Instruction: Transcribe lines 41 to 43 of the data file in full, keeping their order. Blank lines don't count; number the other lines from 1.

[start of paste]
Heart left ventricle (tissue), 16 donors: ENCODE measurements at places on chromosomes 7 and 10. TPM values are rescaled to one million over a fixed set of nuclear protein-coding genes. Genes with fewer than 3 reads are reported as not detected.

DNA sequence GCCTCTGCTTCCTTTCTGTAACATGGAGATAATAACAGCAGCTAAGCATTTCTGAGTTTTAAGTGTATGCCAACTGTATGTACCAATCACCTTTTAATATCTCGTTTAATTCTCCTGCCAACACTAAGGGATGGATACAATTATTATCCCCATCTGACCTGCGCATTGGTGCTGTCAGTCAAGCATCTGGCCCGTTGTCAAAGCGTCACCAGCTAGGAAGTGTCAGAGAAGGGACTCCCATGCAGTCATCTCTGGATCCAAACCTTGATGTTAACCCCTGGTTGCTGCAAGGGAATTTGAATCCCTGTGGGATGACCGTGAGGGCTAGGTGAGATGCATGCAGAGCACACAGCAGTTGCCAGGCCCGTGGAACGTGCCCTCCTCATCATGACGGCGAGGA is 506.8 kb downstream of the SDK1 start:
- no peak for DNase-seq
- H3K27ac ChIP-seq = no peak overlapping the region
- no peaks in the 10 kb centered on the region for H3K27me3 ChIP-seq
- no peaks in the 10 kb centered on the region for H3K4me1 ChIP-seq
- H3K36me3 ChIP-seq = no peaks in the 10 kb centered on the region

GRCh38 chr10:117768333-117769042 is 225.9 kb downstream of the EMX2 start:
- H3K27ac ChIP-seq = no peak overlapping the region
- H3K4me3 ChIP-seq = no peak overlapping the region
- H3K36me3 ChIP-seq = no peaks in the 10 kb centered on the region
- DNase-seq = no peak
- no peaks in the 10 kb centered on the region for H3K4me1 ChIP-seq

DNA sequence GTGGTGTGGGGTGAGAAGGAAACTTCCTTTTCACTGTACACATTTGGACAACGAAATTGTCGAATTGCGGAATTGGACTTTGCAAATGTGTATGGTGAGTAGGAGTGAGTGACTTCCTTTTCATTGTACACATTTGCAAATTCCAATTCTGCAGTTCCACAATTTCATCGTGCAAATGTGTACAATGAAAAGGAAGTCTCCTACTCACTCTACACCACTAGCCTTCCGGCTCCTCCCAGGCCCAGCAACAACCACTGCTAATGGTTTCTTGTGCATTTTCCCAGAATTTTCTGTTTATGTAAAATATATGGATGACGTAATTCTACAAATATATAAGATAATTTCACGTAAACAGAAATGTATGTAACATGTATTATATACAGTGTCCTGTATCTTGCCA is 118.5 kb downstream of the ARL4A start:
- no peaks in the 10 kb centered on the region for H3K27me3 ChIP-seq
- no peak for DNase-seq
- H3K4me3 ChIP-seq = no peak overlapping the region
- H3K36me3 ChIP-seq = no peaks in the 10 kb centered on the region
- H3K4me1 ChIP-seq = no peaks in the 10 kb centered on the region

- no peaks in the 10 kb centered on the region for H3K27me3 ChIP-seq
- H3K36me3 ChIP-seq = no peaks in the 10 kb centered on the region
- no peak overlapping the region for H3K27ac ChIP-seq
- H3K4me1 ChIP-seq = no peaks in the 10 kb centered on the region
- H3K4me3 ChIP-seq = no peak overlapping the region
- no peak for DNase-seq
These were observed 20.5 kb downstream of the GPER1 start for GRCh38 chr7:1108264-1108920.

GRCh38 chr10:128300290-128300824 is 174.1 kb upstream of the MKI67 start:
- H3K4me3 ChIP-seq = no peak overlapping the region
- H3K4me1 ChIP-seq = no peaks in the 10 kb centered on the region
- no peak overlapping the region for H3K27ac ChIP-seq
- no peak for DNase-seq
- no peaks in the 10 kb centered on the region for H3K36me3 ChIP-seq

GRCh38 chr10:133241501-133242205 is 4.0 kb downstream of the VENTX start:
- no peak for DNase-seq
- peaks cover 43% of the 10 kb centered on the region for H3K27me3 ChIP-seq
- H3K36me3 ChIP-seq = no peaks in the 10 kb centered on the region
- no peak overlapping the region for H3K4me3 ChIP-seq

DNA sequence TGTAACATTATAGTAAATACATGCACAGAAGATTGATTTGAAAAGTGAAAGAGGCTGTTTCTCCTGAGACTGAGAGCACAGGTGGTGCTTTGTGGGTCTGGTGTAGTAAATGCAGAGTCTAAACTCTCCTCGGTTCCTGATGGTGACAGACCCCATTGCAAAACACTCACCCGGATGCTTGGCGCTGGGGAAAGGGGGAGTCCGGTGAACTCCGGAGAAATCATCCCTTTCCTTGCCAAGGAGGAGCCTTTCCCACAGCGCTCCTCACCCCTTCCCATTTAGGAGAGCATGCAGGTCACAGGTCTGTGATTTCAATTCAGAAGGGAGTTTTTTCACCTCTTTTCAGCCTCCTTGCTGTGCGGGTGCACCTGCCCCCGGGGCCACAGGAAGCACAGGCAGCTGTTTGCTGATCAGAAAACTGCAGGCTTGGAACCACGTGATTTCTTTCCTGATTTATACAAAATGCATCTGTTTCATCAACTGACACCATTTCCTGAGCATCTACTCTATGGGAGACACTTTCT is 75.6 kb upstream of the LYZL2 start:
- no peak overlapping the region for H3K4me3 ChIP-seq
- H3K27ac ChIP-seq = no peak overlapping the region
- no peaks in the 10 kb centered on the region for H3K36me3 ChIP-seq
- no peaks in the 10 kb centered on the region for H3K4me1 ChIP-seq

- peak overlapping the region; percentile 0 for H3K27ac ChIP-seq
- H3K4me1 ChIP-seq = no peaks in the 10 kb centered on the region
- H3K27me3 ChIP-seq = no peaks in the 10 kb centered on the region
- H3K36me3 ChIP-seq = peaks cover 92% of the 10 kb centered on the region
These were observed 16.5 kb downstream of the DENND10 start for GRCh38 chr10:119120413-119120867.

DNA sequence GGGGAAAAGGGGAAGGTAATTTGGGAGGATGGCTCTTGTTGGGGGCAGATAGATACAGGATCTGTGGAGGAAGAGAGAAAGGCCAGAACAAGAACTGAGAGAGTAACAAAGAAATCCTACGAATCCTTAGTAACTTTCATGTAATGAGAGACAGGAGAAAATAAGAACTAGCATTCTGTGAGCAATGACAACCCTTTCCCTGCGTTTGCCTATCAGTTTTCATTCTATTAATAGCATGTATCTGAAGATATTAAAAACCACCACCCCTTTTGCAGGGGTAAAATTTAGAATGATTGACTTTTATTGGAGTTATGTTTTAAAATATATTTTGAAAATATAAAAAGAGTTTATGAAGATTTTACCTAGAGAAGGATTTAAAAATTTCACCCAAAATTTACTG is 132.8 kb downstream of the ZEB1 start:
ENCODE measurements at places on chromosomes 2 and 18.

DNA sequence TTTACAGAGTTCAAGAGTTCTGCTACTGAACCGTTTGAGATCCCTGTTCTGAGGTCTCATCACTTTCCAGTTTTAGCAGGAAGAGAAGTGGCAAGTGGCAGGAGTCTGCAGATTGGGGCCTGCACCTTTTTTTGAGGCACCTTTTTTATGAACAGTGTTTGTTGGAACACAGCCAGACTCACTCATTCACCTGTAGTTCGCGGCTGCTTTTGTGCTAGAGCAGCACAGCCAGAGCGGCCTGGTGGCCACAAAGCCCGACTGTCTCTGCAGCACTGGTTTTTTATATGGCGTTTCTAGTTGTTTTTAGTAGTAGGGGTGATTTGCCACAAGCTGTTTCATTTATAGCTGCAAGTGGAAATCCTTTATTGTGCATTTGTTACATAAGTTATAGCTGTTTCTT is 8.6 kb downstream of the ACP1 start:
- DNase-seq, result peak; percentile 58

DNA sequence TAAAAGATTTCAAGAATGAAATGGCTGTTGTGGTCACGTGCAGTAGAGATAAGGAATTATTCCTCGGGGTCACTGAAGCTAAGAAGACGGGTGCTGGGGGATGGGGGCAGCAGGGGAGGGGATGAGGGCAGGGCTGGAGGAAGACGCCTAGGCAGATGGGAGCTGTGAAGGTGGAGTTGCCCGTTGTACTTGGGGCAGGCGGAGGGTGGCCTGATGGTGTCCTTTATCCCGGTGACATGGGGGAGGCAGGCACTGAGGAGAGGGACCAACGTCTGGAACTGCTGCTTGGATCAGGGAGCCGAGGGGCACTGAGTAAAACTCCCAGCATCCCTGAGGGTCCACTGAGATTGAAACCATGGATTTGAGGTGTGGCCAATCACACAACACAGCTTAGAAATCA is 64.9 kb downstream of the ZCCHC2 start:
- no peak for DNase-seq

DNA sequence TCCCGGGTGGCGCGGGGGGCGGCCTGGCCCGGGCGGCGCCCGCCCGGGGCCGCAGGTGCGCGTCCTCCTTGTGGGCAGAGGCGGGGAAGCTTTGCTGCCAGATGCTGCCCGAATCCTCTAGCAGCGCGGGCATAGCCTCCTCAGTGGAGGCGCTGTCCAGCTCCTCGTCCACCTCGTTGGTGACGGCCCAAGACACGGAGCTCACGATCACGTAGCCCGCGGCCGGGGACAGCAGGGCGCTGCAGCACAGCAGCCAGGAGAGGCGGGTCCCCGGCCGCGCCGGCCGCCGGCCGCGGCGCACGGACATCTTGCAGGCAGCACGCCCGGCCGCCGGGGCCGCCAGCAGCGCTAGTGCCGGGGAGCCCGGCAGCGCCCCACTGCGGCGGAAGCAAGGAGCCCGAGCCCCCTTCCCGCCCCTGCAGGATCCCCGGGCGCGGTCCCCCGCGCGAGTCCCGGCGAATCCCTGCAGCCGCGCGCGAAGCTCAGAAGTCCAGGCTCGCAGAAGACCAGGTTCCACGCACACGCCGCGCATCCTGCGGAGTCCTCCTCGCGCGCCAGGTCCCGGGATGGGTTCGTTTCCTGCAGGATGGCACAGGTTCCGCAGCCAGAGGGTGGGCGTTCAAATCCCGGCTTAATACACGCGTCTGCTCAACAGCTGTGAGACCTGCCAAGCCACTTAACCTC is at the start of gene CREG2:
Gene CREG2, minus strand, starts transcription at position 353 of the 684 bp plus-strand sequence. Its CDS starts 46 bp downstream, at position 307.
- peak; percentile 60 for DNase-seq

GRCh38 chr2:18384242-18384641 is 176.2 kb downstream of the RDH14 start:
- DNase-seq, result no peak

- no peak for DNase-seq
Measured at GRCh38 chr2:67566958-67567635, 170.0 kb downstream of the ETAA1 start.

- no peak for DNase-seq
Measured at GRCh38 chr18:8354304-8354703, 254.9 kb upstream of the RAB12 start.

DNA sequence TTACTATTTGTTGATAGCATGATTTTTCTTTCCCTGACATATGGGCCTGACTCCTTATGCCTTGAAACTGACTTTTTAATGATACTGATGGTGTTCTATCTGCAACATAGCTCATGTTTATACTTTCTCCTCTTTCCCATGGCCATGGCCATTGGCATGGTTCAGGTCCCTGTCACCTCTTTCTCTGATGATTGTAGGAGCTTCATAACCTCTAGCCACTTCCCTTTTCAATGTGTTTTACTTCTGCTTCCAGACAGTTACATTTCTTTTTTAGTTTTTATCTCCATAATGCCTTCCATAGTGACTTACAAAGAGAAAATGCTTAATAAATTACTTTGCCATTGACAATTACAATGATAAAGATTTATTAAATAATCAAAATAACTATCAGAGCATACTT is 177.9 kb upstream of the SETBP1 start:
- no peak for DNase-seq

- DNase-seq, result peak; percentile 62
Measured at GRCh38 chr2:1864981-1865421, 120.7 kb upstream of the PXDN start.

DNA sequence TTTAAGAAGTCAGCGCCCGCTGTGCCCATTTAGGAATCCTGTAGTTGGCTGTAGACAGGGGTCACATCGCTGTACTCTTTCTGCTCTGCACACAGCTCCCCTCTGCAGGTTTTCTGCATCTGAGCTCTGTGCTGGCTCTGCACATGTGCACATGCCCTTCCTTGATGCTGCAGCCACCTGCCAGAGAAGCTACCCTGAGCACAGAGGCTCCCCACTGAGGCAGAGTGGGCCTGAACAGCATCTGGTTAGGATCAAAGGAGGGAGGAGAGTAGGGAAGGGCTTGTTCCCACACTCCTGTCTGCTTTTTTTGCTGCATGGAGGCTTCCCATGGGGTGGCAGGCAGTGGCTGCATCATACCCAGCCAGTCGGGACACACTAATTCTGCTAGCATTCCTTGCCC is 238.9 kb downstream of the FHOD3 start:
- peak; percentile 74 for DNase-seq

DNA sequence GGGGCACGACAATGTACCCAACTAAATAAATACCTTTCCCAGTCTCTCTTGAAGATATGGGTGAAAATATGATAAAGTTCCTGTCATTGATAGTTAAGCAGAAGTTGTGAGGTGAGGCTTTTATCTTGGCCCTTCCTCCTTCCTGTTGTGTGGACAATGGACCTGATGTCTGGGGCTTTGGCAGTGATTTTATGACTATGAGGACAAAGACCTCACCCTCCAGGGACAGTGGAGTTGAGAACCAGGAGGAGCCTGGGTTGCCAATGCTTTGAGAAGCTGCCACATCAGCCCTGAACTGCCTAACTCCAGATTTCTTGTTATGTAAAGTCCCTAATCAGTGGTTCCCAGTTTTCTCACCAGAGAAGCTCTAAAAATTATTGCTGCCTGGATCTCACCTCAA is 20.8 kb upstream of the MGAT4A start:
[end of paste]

- no peaks in the 10 kb centered on the region for H3K36me3 ChIP-seq
- no peaks in the 10 kb centered on the region for H3K4me1 ChIP-seq

- peak overlapping the region; percentile 0 for H3K27ac ChIP-seq